Mercedes-Benz eVito


It’s a sign of how much potential the e-LCV market has that the likes of Stellantis above, and Mercedes-Benz here, are looking to offer a comprehensive electric line-up. The eVito is Mercedes-Benz’s pure-electric one-tonne van, and will achieve a range of more than 160 miles on a charge.

This is possible thanks to a 60 kWh (net) battery, and power comes from an 85 kW electric motor. Charging will take around six and a half hours from an AC point, or as little as 35 minutes for a 10-80% charge on a rapid unit.

Maxus e Deliver 3


Maxus will be an unfamiliar name for many, but the Chinese manufacturer has an increasingly electric-focused line-up. The eDeliver 3 is the more compact of the range, but still has a payload of just under a tonne, putting it squarely in the mid-sized e-LCV market.

The driving range on offer is as good as 151 miles on a charge on the larger 52.5 kWh battery, though a smaller 35 kWh pack is also available for a lower cost. The motor fitted is rated at 90 kW for either battery, and the smaller battery version still offers 99 miles of range.

Nissan e-NV200


It’s an outgoing model, and one of the first electric vans to be available in the UK, but the e-NV200 remains a useful electric van. Successive updates now see the Nissan share a 40 kWh battery with the best-selling Leaf hatchback, and rapid charging is available too.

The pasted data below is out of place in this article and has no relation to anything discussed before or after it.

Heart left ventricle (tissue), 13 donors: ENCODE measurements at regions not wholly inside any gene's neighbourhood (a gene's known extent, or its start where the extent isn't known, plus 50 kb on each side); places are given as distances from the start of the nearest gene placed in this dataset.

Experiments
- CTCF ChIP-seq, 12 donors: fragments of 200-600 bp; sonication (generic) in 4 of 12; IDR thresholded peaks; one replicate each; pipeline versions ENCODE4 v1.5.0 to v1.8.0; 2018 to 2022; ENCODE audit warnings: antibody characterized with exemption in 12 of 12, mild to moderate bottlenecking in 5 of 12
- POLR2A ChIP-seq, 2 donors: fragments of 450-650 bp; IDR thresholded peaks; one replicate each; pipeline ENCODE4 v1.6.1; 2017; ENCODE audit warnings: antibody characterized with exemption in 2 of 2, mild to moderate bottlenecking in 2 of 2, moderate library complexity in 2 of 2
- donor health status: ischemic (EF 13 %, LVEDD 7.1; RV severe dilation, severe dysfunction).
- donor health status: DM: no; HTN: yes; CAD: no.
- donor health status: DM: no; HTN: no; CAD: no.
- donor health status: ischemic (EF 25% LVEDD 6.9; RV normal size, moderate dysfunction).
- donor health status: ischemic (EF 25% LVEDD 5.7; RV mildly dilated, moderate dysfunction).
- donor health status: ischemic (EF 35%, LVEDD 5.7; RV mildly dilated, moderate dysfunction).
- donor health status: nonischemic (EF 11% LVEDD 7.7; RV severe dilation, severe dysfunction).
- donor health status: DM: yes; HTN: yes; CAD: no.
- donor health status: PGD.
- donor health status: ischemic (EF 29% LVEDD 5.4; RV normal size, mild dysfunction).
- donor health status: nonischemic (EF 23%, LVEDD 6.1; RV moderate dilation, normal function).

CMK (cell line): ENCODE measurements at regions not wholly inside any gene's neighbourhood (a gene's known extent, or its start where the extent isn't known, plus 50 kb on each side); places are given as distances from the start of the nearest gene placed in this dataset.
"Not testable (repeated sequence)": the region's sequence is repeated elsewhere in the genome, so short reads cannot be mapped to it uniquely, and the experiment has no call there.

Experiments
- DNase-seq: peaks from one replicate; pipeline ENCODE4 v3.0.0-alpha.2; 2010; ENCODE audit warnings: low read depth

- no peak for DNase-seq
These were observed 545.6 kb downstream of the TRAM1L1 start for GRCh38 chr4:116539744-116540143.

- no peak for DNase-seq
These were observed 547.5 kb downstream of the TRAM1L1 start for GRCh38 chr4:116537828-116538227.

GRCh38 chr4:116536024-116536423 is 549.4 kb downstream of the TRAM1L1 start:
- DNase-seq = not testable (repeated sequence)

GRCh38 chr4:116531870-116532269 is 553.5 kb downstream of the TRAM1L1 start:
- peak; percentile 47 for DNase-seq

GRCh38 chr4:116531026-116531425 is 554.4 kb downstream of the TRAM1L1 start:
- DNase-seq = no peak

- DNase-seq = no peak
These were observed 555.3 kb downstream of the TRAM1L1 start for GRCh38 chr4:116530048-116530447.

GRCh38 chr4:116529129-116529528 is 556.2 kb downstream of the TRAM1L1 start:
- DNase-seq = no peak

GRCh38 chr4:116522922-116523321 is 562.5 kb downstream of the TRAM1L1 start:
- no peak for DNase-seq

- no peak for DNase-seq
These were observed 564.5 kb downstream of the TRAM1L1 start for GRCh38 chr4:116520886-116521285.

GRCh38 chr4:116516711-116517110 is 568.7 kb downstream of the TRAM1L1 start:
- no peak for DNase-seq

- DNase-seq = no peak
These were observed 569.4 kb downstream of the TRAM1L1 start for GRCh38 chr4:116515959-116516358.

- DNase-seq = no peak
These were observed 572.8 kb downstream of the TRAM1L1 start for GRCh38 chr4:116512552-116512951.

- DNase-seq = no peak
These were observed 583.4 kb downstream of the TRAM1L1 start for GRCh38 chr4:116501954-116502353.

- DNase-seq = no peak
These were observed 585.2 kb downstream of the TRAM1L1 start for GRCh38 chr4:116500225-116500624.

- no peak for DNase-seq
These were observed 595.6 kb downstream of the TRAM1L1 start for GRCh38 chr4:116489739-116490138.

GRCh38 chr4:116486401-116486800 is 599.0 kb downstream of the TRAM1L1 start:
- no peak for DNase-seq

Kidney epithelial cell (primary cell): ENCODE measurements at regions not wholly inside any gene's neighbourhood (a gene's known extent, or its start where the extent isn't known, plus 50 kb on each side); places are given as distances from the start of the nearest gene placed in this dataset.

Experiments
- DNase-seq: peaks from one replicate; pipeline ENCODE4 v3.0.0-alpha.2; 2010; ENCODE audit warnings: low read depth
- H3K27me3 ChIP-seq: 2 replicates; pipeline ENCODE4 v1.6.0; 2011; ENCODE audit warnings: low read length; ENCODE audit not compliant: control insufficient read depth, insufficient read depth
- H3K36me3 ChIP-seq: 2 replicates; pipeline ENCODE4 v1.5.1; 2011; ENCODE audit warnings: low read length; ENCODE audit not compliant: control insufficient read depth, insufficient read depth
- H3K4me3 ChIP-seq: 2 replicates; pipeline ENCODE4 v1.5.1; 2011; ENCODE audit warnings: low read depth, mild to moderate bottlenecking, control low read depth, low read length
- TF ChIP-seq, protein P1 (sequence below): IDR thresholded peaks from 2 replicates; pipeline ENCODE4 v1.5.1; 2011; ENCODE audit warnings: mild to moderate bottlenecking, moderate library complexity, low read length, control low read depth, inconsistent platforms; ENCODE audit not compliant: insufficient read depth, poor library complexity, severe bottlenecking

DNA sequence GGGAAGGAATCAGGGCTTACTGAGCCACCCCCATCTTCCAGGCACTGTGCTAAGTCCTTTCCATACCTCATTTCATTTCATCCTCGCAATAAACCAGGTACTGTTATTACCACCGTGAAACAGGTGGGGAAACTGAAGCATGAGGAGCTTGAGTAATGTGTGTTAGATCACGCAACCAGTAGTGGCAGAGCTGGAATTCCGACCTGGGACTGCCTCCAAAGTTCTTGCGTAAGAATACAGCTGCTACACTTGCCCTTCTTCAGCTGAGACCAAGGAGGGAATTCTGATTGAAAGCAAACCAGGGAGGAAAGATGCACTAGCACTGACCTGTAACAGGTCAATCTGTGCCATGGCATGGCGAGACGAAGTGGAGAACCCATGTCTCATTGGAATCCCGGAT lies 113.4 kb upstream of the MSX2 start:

Range is as good as 124 miles on a charge, and there are two different body styles available, with a longer and taller option created by a separate firm, but now offered in-house through Nissan.

Fiat e-Ducato


The first of the large vans to appear on this list, the e-Ducato is another Stellantis product, and could also be available as a Vauxhall Movano-e, Peugeot e-Boxer, or e-Relay. The large van offers a range of up to 175 miles on a charge, but there are two battery sizes available.

A 79 kWh pack provides the headline range, though a 47 kWh battery is also available which provides up to 88 miles on a charge. Available as a van or chassis cab, the maximum payload is 1,855 kg, so it’s no lightweight carrier.

Mercedes-Benz eSprinter


The Sprinter has been around for decades, but the eSprinter is rather newer. It’s a highly useful large electric van, as the range is up to 95 miles on a charge, and the Mercedes has DC charging available at up to 80 kW, which keeps top-ups down to half an hour.

The battery is placed under the floor, so load space isn’t compromised, and the eSprinter has a payload of up to 731 kg.

Volkswagen e-Crafter


The VW ID. Buzz is on its way, but until it arrives, Volkswagen’s entry in this list comes down to the e-Crafter large van. Fitted with 35.8 kWh battery, range isn’t huge, but more than 90 miles is possible based on official figures.

It’s a range that is designed for urban delivery routes, but the load space is huge, and charging times are kept low with the relatively compact battery.